Every American podcast I listen to talks about Peloton now. The brand’s sneakers have turned into celebrities. Critic Wesley Morris used a Peloton class as a starting point for a complex discussion of racing. Amanda Hess calls the platform “total curation of the mind”. Joe Biden has a Platoon. It may be a risk to the national security of the United States.

It’s on a wave of hype, teardowns, counter-arguments, a product recall and even more hype that the high-tech company is going to hit Australia’s shores. The website will go live on July 15, followed by physical stores in top-notch venues.

Karen Lawson, Country Manager of Peloton Australia, explains that the fundamental pillars of the brand are the three Cs: content, community and convenience. The fourth C, cult, is apparently silent.

To demonstrate the offer, they rented a four-story mansion in Sydney’s most expensive suburb of Darling Point. It’s the perfect place to showcase a device that starts at $ 2,895, with an ongoing subscription cost of $ 59 per month.

A lounge set up in the “Peloton Beach House” which was used to present the product to the Australian media. Photography: Alyx Gorman

After a presentation of the history of the company, its tangible products (bikes, clothes, abs) and the interest of being applauded by a flood of strangers on the Internet (C number two), it is time to meet the machine.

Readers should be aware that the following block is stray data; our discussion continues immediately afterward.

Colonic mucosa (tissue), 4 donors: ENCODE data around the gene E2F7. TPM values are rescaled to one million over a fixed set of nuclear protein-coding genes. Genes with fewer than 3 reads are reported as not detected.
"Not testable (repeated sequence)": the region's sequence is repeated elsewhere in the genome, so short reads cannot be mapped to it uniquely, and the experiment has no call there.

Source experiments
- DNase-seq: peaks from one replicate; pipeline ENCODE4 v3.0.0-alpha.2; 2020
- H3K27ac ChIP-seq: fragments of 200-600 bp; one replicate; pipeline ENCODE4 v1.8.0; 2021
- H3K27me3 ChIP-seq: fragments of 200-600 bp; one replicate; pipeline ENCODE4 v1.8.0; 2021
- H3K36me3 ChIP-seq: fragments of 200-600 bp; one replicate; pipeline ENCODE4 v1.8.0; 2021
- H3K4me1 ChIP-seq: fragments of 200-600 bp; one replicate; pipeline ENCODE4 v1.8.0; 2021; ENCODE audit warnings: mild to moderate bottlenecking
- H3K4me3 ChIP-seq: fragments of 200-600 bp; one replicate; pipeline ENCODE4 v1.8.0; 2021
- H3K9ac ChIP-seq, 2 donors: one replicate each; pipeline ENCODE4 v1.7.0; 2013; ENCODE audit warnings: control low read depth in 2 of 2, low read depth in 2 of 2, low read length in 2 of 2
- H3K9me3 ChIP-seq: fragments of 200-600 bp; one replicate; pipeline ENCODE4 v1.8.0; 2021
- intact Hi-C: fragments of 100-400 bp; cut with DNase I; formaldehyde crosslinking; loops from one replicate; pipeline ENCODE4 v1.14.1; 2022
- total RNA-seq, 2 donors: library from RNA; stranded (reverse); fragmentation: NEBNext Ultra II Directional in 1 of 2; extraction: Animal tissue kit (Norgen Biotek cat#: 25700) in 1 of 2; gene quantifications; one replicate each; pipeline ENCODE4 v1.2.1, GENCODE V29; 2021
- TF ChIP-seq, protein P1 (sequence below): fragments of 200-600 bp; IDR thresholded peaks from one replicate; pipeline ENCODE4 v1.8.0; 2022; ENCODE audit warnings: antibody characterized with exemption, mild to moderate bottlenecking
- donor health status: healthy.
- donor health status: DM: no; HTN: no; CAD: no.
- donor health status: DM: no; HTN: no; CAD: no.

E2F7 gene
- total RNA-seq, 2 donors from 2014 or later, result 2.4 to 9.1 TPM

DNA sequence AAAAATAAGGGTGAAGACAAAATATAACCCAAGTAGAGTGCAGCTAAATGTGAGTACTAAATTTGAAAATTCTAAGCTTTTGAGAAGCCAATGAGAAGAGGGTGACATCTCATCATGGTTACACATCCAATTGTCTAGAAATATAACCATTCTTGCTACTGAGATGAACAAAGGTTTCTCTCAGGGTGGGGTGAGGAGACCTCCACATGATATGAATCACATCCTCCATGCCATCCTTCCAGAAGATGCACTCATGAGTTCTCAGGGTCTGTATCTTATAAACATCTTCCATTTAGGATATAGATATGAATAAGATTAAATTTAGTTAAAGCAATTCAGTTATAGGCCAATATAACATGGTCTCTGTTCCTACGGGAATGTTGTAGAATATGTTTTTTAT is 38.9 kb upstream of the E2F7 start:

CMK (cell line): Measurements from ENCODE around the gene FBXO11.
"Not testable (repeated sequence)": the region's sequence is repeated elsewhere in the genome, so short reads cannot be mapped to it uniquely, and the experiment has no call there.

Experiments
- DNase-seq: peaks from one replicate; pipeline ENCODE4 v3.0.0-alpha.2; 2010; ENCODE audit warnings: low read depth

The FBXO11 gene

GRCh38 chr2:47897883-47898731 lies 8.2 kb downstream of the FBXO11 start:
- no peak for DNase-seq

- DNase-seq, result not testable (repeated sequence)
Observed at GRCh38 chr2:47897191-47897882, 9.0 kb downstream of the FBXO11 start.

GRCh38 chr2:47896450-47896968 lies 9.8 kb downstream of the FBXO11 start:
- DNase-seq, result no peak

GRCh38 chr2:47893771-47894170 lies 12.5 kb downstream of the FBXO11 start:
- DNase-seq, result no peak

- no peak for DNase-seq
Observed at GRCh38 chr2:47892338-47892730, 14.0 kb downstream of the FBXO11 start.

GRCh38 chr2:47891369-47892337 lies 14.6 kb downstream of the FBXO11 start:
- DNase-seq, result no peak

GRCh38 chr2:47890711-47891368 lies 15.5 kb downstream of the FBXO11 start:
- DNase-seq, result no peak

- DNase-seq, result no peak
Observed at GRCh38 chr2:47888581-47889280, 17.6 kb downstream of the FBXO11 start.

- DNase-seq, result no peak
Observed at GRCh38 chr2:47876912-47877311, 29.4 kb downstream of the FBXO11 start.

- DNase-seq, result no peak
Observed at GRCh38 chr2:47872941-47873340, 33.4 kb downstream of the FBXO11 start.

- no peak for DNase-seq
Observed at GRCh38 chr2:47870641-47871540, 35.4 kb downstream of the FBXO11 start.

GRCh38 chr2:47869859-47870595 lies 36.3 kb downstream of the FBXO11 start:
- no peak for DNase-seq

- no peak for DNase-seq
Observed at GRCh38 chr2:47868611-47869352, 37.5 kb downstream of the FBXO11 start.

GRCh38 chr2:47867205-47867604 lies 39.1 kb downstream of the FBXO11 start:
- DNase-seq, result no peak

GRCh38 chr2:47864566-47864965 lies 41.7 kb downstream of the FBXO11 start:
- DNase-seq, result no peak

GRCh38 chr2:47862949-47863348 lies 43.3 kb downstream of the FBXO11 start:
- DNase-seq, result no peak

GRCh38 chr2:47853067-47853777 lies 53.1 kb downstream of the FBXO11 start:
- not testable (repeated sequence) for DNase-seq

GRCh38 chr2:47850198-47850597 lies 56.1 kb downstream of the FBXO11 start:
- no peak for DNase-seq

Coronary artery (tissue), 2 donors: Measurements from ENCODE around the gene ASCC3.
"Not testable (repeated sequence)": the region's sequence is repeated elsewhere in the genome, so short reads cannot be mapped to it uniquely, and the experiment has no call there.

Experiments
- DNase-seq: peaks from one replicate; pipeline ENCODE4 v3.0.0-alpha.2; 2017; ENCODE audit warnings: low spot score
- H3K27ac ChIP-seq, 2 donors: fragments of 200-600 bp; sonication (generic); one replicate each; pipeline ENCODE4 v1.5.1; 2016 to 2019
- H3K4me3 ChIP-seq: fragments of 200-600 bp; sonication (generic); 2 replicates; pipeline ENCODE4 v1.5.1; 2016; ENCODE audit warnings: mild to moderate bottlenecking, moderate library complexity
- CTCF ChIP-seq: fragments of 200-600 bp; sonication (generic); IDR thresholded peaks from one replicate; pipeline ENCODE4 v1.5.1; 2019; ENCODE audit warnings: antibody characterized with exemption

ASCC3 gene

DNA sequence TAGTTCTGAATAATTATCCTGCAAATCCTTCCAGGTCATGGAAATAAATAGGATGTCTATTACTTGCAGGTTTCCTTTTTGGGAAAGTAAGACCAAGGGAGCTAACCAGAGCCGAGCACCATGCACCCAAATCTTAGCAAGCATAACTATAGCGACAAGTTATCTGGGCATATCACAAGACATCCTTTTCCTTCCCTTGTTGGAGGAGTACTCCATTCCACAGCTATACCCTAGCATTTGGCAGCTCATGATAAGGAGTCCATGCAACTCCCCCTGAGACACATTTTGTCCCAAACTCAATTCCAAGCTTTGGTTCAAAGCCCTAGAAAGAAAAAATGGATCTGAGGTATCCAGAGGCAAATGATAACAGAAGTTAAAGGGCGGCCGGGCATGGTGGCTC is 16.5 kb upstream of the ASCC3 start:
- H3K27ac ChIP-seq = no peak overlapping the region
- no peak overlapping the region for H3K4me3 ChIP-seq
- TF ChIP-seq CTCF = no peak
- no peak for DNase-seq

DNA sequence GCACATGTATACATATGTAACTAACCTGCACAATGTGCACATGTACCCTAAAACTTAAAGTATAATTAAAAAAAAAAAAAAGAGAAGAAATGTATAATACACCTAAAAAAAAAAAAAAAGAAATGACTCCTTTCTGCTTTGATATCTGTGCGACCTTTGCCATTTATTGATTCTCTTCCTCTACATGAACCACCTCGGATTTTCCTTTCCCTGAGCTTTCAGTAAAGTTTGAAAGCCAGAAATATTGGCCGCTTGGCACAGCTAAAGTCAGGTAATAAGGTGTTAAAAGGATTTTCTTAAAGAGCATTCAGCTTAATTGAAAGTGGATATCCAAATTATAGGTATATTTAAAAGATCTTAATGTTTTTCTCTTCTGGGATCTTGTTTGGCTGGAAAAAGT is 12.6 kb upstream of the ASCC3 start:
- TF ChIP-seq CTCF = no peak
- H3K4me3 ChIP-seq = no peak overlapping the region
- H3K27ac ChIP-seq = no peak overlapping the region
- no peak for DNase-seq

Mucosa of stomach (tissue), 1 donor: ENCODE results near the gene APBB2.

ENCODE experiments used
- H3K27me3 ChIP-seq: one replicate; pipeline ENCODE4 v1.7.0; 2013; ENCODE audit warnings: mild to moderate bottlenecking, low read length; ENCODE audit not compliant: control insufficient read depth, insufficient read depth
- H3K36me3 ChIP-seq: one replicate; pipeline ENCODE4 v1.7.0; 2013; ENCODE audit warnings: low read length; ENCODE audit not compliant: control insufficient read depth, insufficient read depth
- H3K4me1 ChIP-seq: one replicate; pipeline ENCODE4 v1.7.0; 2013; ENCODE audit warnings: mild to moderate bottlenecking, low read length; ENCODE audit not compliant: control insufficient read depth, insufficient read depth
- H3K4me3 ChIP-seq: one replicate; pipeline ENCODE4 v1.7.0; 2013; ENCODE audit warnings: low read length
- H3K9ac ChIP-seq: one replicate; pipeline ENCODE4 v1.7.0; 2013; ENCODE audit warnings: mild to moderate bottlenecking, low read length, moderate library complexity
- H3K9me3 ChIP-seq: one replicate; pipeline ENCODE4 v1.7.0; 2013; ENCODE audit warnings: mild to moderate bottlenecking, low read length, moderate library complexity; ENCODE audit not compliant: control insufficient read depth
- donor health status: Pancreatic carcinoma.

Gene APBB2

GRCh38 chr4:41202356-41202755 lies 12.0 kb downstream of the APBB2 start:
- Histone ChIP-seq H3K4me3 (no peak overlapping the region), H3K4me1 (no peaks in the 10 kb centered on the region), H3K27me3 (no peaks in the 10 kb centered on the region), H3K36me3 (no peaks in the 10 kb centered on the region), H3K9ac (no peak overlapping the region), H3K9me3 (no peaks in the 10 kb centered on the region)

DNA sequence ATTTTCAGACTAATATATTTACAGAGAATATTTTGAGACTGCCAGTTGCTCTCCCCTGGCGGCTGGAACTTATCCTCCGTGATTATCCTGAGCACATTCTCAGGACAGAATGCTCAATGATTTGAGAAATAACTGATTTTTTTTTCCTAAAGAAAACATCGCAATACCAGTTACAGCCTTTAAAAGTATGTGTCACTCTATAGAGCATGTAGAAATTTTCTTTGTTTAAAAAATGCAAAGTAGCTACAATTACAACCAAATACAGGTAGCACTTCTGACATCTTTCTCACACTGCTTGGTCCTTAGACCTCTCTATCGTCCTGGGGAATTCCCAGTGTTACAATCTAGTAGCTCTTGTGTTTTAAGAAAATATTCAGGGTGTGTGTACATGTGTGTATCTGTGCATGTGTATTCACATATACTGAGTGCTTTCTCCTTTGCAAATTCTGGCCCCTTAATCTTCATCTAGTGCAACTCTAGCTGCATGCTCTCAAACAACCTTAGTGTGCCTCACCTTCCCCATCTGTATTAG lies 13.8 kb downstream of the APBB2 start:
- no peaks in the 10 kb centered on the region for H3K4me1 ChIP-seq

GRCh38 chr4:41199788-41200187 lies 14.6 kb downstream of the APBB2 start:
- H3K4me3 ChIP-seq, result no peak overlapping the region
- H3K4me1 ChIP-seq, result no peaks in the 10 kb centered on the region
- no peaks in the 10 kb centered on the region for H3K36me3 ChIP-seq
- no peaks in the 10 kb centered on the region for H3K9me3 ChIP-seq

If a Bond villain ordered a stationary bike for the lower deck of his super yacht, he would likely end up with a Platoon. They’re compact and matte black, with an orange resistance button flared from the crossbar. Perched just beyond the handlebars is a giant touchscreen with dazzling resolution.

You have to wear menacing spiked shoes to ride a Peloton, which clip your feet into the pedals with a magnet and three bolts attached to an orange rafter. This will prevent you from tipping to the side when the trainers ask you to get up from the saddle and ride straight.

I am vocally opposed to cardio. One day, I know, it’ll kill me. I realize that exercise is the most important thing I can do for myself and that this disgust with fitness probably exacerbates my frequent bouts of anhedonia.

A Peloton Plus exercise bike, the brand's top model, which will cost $ 3,695 in Australia
A Peloton Plus exercise bike, the brand’s top-of-the-line model, which will retail for $ 3,695 in Australia. Photography: Platoon

So I can’t wait to hate every second of this experience. Despite the fact that his class is well above my level (laziness), I chose to train with Alex Toussaint, because I heard the most about him on podcasts. It also has the best playlist.

Much to my dismay, I find that I don’t hate him. Trying to sync up with the suggested pedal frequency (“cadence” in Peloton parlance) is too hard to be boring. Meanwhile, Alex’s flow of affirmations, words, and awareness is surprisingly to affirm.

Then the wifi is cut, the flow freezes and I find myself without a monitor. The clock is still counting down, my crampons are firmly locked. I could pass, but it’s immediately unbearable.